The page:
Day 2 began with participants exploring the 5-pillars of Resolution 2250 – Prevention, Protection, Participation, Partnerships and Disengagement & Reintegration – in relation to the daily work of their organizations. From questions on how relationships, networks and partnerships were formed; on why they were important and how helpful they have been; to questions on the challenges they face in building and maintaining partnerships, participants shared their experiences and discussed openly. Across groups, the following answers could be correlated: partnerships/networks help amplify voices to reach more people, minimizes duplication of activities, encourages sharing of skills, opportunities and resources, multiplies impact et cetera. While Partnerships are formed through referrals, relationships already developed from previous experience, or interactions et cetera, the challenges in building and maintaining them revolve around level of experience, religious & cultural norms, copyrights, failures on past interactions et cetera.
The discussions on the third (final) day focused on the main peace and security challenges young people face as peace builders, the impacts on their lives, the possible solutions and the relevant actors. Issues around Social exclusion especially in policy development & implementation and decision making, secession movements, unemployment, absence of accountability and transparency, lack of justice, broken homes, harmful cultural and religious practises and norms were seen across groups and countries, violence (domestic, cultural et cetera) while open data, access to justice, Cohesion and inclusion in governance, informal and non-formal education mechanisms, new media campaigns et cetera were identified as solutions. There were emphasis on the need for inclusive policies, promoting social chain communication, promoting intergenerational dialogue especially at the grassroots, early warning system analysis, open and updated data, capacity building, strengthening partnerships and building strong institutions.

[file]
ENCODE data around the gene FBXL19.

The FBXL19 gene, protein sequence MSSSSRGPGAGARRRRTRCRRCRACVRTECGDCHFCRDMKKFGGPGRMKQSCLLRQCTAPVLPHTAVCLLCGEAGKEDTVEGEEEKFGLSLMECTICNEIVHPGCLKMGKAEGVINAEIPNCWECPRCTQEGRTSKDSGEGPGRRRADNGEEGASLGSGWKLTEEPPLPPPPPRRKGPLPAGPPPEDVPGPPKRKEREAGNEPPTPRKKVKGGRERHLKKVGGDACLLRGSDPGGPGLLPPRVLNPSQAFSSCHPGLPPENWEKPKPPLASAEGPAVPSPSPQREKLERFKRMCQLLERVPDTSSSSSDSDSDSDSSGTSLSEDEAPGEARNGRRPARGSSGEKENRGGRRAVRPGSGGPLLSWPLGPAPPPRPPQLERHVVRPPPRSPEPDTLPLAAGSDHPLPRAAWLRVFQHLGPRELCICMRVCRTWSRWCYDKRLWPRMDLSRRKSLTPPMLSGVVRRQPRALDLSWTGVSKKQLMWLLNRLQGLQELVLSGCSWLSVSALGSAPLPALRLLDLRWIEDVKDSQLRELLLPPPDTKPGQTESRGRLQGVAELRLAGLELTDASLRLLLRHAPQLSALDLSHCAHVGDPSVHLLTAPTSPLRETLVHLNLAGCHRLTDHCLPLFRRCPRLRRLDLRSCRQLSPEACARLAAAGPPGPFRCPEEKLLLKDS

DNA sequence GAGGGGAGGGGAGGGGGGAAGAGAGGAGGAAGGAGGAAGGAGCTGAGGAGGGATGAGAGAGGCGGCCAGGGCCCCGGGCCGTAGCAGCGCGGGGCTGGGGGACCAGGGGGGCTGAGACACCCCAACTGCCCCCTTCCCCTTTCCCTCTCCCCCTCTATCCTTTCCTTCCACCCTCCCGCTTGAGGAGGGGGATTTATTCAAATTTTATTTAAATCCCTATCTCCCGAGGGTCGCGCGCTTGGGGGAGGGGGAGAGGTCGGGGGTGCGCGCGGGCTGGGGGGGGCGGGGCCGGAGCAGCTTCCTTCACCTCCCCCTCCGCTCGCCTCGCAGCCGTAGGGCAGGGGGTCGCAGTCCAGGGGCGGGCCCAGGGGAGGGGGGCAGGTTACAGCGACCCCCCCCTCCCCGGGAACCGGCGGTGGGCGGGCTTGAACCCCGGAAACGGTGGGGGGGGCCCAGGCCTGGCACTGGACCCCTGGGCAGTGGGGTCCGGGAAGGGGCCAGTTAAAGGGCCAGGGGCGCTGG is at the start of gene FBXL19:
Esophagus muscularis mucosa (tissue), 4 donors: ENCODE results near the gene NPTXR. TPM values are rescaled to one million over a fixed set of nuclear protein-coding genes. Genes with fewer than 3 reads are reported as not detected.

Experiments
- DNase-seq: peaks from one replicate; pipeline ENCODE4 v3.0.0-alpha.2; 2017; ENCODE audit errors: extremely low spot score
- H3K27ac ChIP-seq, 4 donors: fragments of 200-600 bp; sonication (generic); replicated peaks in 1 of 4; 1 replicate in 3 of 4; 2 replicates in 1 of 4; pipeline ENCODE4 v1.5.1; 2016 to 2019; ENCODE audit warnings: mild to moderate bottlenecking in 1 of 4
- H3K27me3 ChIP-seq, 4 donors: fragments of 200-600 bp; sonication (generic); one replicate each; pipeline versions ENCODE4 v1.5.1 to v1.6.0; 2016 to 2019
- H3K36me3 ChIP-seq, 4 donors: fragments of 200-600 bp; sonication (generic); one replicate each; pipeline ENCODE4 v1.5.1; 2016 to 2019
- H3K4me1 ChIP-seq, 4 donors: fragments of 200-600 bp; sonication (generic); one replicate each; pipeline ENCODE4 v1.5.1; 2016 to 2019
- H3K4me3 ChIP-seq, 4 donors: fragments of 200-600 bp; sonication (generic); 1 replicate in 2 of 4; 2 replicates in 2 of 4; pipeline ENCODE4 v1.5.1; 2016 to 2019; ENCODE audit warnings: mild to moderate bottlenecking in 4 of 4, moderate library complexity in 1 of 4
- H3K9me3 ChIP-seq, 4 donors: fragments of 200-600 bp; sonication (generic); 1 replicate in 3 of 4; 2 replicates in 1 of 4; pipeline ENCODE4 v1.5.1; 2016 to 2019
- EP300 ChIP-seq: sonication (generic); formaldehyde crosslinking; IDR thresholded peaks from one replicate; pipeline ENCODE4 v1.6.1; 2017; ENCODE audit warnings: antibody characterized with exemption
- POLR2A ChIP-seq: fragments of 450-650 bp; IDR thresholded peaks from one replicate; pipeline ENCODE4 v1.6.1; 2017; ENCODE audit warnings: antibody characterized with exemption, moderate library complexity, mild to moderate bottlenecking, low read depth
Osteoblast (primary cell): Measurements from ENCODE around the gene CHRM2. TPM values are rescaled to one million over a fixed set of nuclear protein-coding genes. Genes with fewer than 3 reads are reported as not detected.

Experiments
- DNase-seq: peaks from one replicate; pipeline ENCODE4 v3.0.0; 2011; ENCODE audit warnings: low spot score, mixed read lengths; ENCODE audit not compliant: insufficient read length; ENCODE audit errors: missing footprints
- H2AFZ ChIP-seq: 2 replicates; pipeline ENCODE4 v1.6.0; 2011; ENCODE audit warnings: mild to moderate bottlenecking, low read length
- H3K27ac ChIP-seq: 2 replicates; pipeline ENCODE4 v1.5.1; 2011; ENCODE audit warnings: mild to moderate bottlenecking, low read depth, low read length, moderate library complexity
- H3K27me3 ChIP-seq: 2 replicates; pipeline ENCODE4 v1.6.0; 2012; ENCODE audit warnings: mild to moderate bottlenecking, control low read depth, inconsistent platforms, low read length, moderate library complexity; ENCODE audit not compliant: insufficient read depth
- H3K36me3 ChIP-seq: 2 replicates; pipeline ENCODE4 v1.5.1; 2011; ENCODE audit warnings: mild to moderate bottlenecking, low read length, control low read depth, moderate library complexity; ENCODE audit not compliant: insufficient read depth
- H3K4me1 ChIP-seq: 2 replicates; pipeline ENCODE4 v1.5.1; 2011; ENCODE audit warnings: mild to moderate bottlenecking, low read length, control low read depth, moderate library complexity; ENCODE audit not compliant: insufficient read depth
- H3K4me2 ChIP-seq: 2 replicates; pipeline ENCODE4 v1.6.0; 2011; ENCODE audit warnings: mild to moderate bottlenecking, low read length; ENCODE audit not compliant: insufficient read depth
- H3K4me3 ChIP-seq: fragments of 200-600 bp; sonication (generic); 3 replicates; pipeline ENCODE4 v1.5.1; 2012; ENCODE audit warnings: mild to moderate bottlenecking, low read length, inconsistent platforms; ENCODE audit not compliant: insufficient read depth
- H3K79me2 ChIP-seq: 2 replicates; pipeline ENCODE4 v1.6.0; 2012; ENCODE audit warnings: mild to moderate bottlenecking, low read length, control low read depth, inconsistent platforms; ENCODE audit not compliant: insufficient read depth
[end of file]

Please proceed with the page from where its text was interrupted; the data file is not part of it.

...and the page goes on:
The youngest member of the Parliament of Benin, Hon. Guy Mitokpe, visited the participants and charged us all to stay true and consistent in our efforts towards ensuring social cohesion, peace and sustainable development.
The final session was about concrete follow-up actions by the participants, organizers and facilitators, as each of the participants made commitments in form of actions, to be implemented towards UNSCR 2250, when they get back home. From the PAYNCoP team, Ekene committed to organizing a campaign for peace using new media to show shared values, foster mutual respect and promote unity; Stephane committed to initiate a campaign for collection of signatures to popularize the UNSCR 2250, while Brusly pledged to promote peace and youth entrepreneurship in order to combat the radicalization of young people.
Mr. Graeme Simpson (Lead author of the Progress study) in his closing remark appreciated the participants for sharing their experiences, for digging real deep into issues that could have been otherwise seen as controversial amongst elders, and for making useful recommendations which will be instrumental in preparing the Progress Study on Youth, Peace and Security. He pledged (as his commitment) to ensure that the final report of the Progress study reflects the voices and experiences of the participants.
Click here for other UN Regional Consulations on the UNSRC 2250
As reported by Ekene Ikwelle for PAYNCoP.